Political Behavior

, Volume 35, Issue 1, pp 89–112 | Cite as

Political Information, Political Involvement, and Reliance on Ideology in Political Evaluation

Original Paper

Abstract

Many studies have focused on the relationship between political information and the use of ideology. Here, we argue that two “evaluative motivations”—general investment of the self in politics and extremity of partisanship—serve as moderators of this relationship. Specifically, we use data from two recent national surveys to test whether the possession of information is more strongly associated with a tendency to approach politics in an ideological fashion among individuals high in both types of evaluative motivation. Results supported this hypothesis, revealing that information was more strongly associated with ideological constraint and with a tendency to give polarized evaluations of conservatives and liberals among those who highly invest the self in politics and those with more extreme partisanship. As such, this study suggests that information and involvement interact to shape the use of ideology.

Keywords

Ideology Political expertise Political involvement 

Supplementary material

11109_2011_9184_MOESM1_ESM.pdf (86 kb)
Supplementary material 1 (PDF 87 kb)

References

  1. Abramowitz, A. I. (2010). The disappearing center: Engaged Citizens, polarization and American democracy. New Haven, CT: Yale University Press.Google Scholar
  2. Abramowitz, A. I., & Saunders, K. L. (1998). Ideological realignment in the U.S. electorate. Journal of Politics, 60, 634–652.CrossRefGoogle Scholar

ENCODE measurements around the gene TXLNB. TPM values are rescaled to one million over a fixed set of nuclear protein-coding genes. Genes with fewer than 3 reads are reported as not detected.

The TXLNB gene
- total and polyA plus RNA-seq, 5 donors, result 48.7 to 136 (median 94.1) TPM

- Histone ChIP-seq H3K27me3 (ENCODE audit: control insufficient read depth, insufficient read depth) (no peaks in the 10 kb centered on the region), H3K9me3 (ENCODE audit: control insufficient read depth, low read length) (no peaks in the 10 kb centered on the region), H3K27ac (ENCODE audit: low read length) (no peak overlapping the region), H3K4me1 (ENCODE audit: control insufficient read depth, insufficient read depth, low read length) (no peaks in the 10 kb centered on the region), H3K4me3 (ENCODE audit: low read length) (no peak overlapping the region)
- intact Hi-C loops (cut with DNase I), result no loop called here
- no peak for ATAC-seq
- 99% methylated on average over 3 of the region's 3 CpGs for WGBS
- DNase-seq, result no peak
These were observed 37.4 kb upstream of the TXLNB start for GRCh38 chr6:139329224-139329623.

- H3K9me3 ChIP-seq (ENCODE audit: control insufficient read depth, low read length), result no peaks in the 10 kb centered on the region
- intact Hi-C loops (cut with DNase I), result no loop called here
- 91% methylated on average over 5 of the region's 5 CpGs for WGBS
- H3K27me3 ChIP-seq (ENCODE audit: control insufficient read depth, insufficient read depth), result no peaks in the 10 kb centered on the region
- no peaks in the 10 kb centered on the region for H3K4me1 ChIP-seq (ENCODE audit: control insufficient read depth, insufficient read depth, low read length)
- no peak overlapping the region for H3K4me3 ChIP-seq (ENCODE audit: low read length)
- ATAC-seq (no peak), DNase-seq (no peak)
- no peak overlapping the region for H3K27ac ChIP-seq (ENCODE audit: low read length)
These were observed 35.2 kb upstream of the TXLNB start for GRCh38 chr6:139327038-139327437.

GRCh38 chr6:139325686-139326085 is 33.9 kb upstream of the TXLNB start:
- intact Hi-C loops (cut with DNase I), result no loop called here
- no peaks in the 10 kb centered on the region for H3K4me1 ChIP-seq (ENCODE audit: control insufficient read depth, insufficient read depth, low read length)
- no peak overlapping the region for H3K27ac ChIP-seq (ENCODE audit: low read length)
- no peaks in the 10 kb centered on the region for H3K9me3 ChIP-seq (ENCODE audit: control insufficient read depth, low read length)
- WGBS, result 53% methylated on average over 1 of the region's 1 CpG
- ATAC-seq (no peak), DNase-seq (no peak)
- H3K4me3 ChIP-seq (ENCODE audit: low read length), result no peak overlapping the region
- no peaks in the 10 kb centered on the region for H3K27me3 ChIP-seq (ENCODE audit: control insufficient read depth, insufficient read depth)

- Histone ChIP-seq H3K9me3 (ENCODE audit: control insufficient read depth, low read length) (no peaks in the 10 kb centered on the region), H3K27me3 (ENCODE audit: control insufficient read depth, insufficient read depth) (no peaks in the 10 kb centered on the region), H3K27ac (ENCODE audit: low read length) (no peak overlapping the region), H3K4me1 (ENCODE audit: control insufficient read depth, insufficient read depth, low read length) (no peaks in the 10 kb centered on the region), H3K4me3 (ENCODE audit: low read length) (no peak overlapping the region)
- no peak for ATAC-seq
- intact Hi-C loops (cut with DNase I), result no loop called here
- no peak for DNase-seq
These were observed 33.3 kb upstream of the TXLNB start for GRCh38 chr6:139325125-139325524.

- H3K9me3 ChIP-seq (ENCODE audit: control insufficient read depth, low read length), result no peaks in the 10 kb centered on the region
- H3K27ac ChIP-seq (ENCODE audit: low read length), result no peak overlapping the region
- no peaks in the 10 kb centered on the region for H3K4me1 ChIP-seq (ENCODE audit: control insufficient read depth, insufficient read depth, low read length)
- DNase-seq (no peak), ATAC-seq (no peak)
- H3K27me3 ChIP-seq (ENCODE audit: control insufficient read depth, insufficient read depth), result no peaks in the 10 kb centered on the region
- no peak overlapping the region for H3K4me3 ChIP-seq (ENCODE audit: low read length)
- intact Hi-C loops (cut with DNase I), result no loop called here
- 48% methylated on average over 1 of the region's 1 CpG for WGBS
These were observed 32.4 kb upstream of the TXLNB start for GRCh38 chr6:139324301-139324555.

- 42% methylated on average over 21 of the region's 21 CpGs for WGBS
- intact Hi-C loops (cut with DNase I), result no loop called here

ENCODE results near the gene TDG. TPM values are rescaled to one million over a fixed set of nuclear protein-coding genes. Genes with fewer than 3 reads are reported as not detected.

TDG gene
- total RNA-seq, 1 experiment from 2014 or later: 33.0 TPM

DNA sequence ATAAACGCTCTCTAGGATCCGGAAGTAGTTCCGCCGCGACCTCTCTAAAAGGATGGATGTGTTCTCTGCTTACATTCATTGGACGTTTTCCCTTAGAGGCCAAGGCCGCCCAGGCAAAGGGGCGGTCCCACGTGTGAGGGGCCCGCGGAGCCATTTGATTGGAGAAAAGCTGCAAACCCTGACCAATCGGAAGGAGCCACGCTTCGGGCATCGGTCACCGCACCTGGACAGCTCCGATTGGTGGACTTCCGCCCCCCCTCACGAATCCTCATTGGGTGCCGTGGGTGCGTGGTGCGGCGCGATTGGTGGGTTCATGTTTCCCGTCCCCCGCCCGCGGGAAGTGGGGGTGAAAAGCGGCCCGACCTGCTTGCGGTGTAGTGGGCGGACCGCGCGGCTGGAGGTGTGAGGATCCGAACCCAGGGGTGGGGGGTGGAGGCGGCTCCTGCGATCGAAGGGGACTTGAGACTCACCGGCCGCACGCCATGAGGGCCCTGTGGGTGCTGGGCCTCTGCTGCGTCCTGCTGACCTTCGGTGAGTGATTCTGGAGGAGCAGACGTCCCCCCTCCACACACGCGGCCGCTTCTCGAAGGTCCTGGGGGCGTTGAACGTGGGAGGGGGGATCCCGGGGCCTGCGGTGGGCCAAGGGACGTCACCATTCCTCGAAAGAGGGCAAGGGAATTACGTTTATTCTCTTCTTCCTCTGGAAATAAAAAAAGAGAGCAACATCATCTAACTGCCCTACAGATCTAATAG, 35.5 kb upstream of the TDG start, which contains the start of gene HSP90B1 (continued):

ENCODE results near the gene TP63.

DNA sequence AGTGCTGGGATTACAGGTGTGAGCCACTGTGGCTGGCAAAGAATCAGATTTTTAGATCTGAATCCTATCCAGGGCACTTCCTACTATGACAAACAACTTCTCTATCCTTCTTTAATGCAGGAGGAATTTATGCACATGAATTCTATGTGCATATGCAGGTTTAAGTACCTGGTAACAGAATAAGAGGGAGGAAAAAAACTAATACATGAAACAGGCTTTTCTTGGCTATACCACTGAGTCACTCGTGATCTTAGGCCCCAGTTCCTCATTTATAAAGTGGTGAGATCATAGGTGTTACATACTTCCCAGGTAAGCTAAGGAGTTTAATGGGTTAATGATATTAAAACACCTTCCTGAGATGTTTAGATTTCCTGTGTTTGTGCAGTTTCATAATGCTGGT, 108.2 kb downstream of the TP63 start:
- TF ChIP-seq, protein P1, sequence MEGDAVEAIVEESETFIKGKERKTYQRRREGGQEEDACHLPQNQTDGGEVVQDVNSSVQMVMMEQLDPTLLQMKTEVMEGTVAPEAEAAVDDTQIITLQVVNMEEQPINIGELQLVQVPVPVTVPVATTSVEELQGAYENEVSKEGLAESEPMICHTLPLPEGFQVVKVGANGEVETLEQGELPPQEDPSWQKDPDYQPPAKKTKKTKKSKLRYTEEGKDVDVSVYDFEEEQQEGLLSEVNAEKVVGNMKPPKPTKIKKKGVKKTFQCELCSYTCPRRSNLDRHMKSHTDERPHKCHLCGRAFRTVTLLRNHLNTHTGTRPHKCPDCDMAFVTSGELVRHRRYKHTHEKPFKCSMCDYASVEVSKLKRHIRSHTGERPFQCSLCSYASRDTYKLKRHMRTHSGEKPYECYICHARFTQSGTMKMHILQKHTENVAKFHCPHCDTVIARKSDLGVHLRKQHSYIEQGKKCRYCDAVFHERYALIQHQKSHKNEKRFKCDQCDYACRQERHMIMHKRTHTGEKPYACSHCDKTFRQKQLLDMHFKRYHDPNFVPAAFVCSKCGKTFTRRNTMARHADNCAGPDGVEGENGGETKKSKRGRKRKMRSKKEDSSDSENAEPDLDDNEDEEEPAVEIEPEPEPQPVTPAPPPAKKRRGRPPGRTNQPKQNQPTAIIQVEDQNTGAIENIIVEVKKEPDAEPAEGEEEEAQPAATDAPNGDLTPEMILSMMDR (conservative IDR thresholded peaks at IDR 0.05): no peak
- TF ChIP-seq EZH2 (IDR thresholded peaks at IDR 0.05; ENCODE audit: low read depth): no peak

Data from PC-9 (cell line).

3. Abramowitz, A. I., & Saunders, K. L. (2008). Is polarization a myth? Journal of Politics, 70, 542–555.Google Scholar
  4. Achen, C. H., & Bartels, L. M. ( 2006). It feels like we’re thinking: The rationalizing voter and electoral democracy. Presented at the Annual Meeting of the American Political Science Association, Philadelphia, PA.Google Scholar
  5. Aiken, L. S., & West, S. G. (1991). Multiple regression: Testing and interpreting interactions. Newbury Park, CA: Sage Publications.Google Scholar
  6. Althaus, S. (1998). Information effects in collective preferences. American Political Science Review, 92, 545–558.CrossRefGoogle Scholar
  7. Althaus, S. (2001). Who’s voted in when the people tune out? information effects in congressional elections. In R. P. Hart & D. Shaw (Eds.), Communication in U.S. elections: New agendas. Lanham, MD: Rowman and Littlefield Publishers.Google Scholar
  8. Baldassarri, D., & Gelman, A. (2008). Partisans without constraint: political polarization and trends in American public opinion. American Journal of Sociology, 114, 408–446.CrossRefGoogle Scholar
  9. Bartels, L. M. (1996). Uninformed votes: Information effects in presidential elections. American Journal of Political Science, 40, 194–230.CrossRefGoogle Scholar
  10. Barton, A. H., & Parsons, R. W. (1977). Measuring belief system structure. Public Opinion Quarterly, 41, 159–180.CrossRefGoogle Scholar